Action: How We Engage & Initiate Change Via Writing
As academic writers, we often write for change, but inspiring an audience to modify their minds and behaviors is not an easy task. To be successful in our goal of persuasion, before we ever sit down to draft, we must first look inward, investigating our own beliefs, motivations, and biases. To become culturally responsible writers requires us to consider diverse audiences, acknowledging and honoring their experiences. From there we look at our relationship with information: where we receive it and how we process it. To be an honest researcher and writer we cannot be idle or passive in the information we ingest daily. We must intentionally work at being active participants in society, seeking legitimate, relevant, reliable, and varied perspectives.
A recent study from Cornell University concluded that people often think they are innocent of bias but believe others are guilty of it (Wang and Jeon). It seems it is easy for us to see the culpability in others but cling to our own perceived innocence. Our egos can be sensitive, and we might be resistant to begin the real work of self-reflection and analysis. There are concrete benefits to self-awareness, especially in our academic lives as researchers and writers. The first step is admitting to bias, and tools like the Harvard Implicit Association Test can lend a hand in uncovering our shortcomings. If we have never been asked to challenge our perceptions, this might be uncomfortable.
To build a strong foundation when starting a writing project, a writer needs to reflect and admit to their own potential “myside” bias. “Myside bias is a common type of cognitive bias where people process information in a manner biased toward their own prior beliefs, opinions, and attitudes” (Wang and Jeon). Writers are often guilty of myside bias when they begin a project. Instead of pursuing truth, they pursue validation. To be aware of and therefore resist myside bias, we need to first unpack our perceptions and investigate where our beliefs originated.
We all have a unique cultural eye that continues to form daily based on our environment and experiences. While each moment we experience shapes us, some of the most profound likely have to do with our race, ethnicity, socioeconomic background, gender identity, sexuality, health, ability, impairments, religious and political beliefs. These are just a few of the many diverse lenses we have learned to interpret the world through.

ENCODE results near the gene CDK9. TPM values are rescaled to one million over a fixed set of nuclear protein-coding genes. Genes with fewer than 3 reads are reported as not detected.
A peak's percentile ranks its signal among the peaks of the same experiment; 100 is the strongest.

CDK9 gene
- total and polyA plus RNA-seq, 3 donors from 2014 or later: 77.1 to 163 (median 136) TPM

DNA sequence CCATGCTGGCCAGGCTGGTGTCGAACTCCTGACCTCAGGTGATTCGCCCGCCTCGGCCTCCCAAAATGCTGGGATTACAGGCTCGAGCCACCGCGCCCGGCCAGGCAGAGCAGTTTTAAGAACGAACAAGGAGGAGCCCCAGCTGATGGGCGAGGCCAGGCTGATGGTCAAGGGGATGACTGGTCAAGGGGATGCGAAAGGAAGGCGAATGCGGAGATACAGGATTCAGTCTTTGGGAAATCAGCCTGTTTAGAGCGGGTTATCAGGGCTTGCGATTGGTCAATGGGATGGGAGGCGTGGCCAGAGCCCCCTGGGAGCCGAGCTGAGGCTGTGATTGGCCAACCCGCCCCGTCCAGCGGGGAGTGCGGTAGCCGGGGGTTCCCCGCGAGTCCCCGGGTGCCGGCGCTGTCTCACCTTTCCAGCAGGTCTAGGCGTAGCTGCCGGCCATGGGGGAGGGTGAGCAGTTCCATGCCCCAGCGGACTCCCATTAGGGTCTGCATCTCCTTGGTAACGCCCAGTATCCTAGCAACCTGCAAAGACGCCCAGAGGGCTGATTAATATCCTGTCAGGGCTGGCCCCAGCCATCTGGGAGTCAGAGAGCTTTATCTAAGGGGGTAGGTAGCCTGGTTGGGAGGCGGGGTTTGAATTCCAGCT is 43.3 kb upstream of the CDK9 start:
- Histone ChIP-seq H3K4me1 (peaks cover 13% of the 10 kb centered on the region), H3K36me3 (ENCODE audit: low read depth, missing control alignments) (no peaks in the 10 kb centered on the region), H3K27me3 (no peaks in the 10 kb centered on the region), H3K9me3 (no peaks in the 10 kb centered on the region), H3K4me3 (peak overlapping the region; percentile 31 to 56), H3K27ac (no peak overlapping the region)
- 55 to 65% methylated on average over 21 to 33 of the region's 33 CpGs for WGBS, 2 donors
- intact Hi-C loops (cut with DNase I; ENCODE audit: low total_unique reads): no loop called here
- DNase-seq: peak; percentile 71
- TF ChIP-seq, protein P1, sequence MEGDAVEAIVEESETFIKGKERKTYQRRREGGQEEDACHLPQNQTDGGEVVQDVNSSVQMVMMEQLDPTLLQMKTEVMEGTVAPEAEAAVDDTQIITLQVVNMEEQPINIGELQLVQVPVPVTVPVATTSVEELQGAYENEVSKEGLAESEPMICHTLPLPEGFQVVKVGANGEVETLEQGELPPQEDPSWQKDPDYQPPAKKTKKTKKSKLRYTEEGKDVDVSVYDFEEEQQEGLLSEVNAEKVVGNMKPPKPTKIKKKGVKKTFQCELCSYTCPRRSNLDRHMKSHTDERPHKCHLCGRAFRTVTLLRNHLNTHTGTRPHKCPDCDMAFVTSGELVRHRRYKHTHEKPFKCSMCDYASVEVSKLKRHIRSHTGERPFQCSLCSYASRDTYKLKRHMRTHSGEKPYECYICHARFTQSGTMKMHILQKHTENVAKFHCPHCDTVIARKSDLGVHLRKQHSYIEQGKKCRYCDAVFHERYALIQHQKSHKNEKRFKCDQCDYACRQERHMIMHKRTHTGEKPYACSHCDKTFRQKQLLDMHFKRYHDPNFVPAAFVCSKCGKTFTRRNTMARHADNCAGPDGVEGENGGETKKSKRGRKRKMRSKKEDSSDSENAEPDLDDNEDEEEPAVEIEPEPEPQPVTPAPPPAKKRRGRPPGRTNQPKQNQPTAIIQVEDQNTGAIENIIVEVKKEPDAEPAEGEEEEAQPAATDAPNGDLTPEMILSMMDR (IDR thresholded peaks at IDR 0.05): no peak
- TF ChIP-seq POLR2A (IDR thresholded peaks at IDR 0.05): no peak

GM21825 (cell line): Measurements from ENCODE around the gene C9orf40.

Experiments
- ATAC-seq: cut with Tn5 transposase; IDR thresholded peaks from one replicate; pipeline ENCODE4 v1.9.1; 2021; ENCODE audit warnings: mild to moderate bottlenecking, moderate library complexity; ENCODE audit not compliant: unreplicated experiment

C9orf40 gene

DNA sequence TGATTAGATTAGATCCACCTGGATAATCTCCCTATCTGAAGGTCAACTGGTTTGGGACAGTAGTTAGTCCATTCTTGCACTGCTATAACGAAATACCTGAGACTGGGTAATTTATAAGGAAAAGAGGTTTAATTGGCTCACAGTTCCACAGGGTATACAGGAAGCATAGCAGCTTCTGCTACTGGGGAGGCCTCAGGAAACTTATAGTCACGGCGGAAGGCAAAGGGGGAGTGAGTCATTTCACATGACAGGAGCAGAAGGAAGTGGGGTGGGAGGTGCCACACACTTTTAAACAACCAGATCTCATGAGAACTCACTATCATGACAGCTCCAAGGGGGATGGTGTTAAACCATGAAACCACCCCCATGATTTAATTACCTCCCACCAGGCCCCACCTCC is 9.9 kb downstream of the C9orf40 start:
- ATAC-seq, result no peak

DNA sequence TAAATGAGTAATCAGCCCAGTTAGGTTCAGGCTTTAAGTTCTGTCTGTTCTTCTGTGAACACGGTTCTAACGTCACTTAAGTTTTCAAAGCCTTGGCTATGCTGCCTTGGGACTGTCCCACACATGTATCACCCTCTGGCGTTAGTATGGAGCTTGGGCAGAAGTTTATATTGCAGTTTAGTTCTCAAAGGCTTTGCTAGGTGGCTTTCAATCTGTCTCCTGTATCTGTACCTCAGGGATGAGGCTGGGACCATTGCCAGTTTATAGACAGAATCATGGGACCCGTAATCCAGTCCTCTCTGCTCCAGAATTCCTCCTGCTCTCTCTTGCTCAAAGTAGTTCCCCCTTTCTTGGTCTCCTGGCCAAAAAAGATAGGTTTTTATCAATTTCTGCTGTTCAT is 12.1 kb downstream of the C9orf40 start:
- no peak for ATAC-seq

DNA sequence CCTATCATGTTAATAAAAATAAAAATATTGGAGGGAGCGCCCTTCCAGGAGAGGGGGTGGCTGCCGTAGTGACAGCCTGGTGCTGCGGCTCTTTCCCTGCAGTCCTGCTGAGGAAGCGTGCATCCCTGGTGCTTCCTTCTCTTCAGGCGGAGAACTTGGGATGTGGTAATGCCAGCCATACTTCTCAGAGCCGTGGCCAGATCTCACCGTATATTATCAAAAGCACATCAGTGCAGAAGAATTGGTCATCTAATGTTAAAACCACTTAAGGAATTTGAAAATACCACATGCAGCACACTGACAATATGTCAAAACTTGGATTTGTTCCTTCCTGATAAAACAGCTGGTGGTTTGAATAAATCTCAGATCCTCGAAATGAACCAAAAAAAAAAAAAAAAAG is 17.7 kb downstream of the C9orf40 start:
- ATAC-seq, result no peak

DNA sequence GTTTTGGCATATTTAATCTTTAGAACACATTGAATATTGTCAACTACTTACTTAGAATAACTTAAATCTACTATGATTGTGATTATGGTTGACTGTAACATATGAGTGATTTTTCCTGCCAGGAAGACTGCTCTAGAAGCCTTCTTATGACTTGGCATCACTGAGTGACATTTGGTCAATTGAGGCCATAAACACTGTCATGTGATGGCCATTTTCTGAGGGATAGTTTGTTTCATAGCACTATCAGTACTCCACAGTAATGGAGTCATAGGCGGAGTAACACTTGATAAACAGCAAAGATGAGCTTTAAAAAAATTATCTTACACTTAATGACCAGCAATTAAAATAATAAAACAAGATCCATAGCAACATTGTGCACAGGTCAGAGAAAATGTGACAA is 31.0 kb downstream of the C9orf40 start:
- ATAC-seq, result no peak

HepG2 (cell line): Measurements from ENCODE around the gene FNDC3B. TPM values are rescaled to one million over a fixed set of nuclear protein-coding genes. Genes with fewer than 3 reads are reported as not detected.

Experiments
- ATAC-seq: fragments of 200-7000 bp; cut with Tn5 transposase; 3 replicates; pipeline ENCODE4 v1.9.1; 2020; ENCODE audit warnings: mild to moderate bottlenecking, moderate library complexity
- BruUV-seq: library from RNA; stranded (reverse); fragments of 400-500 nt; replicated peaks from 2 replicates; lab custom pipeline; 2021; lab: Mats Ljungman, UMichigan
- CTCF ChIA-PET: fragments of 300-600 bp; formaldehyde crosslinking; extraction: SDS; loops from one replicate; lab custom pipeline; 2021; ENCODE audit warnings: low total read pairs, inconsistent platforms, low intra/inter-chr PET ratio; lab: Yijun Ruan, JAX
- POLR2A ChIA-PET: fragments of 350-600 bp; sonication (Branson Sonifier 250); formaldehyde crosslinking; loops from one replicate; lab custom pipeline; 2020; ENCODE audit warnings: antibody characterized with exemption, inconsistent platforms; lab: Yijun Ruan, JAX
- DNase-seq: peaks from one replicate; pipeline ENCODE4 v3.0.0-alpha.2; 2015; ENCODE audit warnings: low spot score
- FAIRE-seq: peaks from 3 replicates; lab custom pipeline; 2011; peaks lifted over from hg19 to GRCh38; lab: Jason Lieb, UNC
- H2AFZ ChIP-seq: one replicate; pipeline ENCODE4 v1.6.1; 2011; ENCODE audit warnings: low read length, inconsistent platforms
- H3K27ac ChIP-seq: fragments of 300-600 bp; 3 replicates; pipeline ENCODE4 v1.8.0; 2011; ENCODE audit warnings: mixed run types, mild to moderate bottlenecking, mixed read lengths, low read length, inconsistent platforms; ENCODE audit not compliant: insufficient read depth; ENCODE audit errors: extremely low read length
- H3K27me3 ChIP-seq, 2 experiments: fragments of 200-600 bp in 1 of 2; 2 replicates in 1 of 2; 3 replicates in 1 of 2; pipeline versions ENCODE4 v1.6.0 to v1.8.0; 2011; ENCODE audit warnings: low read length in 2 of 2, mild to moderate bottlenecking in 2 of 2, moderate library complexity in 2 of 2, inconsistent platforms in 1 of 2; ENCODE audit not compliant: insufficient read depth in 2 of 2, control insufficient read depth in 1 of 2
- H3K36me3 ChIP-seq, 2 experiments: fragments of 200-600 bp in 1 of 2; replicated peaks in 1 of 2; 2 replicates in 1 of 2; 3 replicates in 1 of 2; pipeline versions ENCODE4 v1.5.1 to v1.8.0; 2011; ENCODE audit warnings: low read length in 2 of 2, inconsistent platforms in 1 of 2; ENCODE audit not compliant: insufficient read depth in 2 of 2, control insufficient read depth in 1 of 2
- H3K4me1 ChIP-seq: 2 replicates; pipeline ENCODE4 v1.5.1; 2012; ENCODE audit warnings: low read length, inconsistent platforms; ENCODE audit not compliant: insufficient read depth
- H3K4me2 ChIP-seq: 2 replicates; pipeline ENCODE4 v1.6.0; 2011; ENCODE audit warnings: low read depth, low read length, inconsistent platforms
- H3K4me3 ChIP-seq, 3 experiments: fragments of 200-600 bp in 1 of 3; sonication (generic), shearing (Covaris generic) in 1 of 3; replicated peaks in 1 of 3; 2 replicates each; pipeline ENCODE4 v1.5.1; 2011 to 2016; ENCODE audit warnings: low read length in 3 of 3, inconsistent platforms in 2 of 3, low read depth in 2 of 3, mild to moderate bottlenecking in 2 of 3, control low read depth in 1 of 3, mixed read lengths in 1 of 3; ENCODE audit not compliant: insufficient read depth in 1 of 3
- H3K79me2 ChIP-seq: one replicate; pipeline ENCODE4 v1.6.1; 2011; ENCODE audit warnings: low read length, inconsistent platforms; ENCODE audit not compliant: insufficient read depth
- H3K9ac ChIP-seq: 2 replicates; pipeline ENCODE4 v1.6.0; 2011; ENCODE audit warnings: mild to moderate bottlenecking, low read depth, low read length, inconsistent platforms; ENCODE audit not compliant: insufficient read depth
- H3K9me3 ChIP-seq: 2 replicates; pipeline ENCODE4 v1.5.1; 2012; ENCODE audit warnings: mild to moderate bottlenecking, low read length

To understand our own beliefs and ideas, we move through our history, taking the required time to establish why we believe and think the way we do. Each individual is unique and although we might be like our peers in some ways, we can be dramatically different in others. When we want to persuade an audience, out of necessity we must understand perspectives that are not our own. To honor the cultural eye of others, we do this by asking questions and being curious about their experience.
No one is without culpability when it comes to bias. While it takes effort, the more we discover about bias, the easier it will be to identify when our mind goes from being curious to being judgmental. There are over one hundred cognitive biases that affect how we interact with the world. Let’s cover just a few.
Confirmation bias is much like myside bias. In short: we do not seek the truth; we seek our truth. We search for things like, “why are so many homeless people addicted to drugs?” instead of “what is the correlation between drug addiction and homelessness.” One is assuming a relationship, the other is questioning if there is one. Even though we might make assumptions that can prove to be true, to research with integrity we need to avoid assuming and allow the data to inform us.
In-group favoritism is when we identify as being part of a specific group and believe people within that group are better than others because of their affiliation. This might be as harmless as thinking our state football team is the best, to more harmful beliefs about our political affiliation being superior to others.
Declinism is the belief that society is declining. We romanticize the past, willfully ignoring the injustices and horrors of history. “Make America Great Again” was an empowering slogan for some in America, but it was a deeply hurtful one to others, especially to people of color and queer people who have been fighting against injustice in their communities for hundreds of years.
Anchoring is when we make decisions informed by the first source of information we receive, rather than collecting a full, analytical picture. Perhaps we watch a powerful Ted Talk. We decide, as the speaker professed, that obesity in teens is worse than it’s ever been. Later we realize the speech was over a decade old and data has changed. If we would have assembled a more accurate and relevant portrayal, we would have figured that out sooner.